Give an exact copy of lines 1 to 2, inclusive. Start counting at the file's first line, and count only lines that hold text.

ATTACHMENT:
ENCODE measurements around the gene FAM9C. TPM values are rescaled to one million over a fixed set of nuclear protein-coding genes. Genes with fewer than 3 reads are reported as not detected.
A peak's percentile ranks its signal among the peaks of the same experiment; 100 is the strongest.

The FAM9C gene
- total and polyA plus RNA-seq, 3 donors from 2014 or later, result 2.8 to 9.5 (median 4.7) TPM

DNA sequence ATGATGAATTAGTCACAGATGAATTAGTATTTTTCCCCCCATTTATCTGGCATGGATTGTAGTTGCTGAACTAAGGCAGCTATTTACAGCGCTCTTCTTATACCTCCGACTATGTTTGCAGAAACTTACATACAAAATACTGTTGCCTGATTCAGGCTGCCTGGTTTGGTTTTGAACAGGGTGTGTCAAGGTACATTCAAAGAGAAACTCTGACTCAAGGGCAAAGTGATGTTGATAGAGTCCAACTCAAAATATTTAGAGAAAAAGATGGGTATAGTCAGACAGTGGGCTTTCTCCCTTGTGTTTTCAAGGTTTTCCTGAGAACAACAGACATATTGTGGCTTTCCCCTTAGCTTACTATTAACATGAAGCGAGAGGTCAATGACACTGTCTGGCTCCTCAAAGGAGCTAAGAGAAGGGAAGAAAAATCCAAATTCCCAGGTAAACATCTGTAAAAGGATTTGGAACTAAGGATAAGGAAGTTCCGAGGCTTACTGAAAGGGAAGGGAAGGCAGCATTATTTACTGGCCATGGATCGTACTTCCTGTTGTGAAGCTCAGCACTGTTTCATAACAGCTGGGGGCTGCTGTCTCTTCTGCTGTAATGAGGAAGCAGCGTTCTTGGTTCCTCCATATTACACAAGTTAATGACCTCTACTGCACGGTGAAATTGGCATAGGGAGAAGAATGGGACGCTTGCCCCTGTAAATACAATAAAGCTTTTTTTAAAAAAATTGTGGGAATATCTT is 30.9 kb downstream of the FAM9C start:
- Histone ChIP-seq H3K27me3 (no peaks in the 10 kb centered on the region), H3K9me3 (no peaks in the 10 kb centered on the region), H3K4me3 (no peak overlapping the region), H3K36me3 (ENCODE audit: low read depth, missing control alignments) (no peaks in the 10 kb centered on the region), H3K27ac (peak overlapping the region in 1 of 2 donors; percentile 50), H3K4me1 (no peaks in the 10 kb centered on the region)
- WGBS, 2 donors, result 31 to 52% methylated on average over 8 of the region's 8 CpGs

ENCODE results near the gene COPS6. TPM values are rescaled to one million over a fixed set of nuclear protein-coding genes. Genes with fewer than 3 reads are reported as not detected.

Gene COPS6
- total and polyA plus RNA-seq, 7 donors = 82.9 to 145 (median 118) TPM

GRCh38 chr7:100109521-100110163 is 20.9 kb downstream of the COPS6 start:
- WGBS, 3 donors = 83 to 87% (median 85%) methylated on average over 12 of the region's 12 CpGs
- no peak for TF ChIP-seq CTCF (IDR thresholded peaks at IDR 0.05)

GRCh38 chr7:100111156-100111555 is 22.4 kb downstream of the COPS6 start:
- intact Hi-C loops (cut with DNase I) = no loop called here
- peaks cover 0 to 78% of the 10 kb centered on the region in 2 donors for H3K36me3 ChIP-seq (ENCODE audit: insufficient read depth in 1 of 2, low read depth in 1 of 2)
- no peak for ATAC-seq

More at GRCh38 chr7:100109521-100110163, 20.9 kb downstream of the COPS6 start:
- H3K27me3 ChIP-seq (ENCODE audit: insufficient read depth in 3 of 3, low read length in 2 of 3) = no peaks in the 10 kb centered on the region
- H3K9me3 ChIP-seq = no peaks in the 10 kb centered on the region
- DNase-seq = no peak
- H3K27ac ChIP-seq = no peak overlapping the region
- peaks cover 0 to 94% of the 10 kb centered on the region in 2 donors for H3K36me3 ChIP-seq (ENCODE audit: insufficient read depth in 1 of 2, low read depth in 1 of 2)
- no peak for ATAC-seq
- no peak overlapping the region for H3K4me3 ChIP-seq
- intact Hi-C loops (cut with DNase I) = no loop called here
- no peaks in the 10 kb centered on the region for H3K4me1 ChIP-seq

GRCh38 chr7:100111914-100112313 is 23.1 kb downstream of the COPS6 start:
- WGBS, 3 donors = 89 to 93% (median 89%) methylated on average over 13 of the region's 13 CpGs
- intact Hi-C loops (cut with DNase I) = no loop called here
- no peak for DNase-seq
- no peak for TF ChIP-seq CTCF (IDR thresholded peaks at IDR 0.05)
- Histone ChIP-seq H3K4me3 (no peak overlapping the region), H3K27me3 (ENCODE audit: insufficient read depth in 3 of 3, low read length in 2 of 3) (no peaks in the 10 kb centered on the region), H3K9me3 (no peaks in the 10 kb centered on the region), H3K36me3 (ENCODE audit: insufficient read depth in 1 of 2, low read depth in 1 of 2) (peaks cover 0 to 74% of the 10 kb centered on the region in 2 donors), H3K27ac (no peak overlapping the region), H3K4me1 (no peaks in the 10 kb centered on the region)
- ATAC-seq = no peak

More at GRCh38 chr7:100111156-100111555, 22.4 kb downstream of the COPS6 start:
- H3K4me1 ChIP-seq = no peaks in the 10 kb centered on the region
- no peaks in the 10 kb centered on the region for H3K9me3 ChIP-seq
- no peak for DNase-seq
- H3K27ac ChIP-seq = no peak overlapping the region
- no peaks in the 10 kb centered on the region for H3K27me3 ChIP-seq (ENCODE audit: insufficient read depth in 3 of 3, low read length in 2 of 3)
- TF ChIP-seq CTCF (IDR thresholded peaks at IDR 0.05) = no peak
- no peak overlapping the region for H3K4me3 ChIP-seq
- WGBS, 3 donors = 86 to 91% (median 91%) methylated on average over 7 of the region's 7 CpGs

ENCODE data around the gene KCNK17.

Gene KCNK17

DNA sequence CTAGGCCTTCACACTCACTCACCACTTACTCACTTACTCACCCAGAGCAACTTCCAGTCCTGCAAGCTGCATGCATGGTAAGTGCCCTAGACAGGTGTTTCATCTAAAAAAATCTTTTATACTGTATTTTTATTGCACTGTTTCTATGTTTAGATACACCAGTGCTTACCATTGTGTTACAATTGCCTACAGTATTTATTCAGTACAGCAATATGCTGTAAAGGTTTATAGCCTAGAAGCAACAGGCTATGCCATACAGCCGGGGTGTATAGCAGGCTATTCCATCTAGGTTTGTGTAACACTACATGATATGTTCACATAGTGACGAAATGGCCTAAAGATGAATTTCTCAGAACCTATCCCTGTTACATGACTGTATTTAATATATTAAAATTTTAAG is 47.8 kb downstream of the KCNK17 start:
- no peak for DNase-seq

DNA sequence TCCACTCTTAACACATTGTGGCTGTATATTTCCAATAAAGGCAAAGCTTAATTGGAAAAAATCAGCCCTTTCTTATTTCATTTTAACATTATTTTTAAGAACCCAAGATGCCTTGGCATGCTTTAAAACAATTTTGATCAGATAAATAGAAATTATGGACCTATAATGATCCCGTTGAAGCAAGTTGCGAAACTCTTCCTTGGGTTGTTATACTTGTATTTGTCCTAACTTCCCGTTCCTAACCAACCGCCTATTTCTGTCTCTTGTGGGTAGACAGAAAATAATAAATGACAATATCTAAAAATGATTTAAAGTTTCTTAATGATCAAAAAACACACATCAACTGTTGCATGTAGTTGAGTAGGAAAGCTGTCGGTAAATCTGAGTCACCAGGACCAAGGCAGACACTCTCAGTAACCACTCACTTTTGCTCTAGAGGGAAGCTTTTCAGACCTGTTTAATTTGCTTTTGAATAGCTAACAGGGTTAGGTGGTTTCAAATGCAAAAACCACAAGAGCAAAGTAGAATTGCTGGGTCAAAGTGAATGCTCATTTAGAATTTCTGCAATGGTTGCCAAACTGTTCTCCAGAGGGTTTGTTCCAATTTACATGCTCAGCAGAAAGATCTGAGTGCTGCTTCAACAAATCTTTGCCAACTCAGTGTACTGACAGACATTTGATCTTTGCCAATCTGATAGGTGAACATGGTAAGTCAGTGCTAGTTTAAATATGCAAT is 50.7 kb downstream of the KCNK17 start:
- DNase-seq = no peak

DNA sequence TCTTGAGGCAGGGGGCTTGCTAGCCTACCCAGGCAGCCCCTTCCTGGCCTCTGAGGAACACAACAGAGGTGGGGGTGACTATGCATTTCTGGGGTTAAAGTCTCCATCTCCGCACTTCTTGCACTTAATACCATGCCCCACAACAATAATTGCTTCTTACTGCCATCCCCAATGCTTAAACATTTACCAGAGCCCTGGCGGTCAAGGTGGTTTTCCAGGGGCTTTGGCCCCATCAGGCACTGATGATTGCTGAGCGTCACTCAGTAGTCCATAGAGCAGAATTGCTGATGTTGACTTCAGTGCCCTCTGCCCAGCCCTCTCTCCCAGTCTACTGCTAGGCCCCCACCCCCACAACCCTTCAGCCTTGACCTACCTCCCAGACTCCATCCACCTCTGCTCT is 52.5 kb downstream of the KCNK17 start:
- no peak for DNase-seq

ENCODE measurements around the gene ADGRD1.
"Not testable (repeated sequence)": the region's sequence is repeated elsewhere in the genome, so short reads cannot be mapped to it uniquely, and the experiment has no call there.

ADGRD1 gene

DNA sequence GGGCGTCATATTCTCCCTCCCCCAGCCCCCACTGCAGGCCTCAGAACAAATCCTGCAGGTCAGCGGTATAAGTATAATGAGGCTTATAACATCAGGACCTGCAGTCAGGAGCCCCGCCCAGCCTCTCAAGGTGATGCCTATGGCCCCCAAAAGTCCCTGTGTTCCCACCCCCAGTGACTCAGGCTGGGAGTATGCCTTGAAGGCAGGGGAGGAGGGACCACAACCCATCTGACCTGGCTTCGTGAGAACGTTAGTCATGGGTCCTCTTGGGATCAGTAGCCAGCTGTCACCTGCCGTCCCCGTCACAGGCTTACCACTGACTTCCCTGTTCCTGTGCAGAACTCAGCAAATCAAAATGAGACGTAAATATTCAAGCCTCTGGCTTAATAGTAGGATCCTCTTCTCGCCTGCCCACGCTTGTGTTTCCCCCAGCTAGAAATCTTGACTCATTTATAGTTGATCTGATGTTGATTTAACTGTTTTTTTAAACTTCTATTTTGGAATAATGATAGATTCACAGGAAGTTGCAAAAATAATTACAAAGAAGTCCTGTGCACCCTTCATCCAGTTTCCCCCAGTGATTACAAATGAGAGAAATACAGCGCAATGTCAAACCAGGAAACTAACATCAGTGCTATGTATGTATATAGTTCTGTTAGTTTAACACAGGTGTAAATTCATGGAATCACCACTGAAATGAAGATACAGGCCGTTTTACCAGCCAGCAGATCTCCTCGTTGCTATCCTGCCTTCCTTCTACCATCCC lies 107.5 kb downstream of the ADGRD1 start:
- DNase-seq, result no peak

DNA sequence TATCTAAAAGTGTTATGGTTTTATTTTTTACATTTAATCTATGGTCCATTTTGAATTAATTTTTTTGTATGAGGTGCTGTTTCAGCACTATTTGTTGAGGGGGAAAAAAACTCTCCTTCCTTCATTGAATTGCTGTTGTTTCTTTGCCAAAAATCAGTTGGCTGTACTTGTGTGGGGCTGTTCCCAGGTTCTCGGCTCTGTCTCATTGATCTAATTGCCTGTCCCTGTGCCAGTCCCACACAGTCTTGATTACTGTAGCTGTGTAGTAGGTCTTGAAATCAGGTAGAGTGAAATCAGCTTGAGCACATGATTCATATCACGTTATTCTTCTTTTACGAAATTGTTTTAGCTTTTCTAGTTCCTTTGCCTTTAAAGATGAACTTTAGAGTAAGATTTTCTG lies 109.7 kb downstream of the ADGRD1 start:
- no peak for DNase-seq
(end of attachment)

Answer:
ENCODE measurements around the gene FAM9C. TPM values are rescaled to one million over a fixed set of nuclear protein-coding genes. Genes with fewer than 3 reads are reported as not detected.
A peak's percentile ranks its signal among the peaks of the same experiment; 100 is the strongest.